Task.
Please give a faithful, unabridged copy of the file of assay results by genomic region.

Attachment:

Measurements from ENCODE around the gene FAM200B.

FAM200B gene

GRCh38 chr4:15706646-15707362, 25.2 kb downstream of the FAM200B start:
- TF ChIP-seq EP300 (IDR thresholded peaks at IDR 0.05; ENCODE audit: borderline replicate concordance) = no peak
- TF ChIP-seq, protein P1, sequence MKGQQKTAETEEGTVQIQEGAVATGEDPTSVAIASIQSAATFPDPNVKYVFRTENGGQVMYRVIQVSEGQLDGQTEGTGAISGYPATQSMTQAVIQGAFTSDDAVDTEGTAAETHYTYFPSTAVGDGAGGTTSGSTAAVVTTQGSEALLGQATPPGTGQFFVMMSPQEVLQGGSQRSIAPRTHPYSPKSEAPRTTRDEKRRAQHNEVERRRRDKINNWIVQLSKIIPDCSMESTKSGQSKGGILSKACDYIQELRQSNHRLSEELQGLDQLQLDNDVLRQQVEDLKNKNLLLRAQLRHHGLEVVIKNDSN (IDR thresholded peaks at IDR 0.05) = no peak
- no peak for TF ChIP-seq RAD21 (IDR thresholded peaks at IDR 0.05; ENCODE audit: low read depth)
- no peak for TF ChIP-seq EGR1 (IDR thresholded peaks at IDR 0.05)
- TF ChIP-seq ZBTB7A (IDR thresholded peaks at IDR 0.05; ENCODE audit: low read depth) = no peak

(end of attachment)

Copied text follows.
Measurements from ENCODE around the gene FAM200B.

FAM200B gene

GRCh38 chr4:15706646-15707362, 25.2 kb downstream of the FAM200B start:
- TF ChIP-seq EP300 (IDR thresholded peaks at IDR 0.05; ENCODE audit: borderline replicate concordance) = no peak
- TF ChIP-seq, protein P1, sequence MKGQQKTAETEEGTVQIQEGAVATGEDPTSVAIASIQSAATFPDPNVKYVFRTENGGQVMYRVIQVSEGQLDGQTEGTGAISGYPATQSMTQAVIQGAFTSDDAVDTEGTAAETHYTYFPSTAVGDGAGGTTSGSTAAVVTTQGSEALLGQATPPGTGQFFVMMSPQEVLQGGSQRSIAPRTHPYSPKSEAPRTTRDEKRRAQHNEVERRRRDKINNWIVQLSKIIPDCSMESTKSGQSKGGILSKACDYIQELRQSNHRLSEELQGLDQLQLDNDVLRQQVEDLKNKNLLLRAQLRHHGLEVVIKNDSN (IDR thresholded peaks at IDR 0.05) = no peak
- no peak for TF ChIP-seq RAD21 (IDR thresholded peaks at IDR 0.05; ENCODE audit: low read depth)
- no peak for TF ChIP-seq EGR1 (IDR thresholded peaks at IDR 0.05)
- TF ChIP-seq ZBTB7A (IDR thresholded peaks at IDR 0.05; ENCODE audit: low read depth) = no peak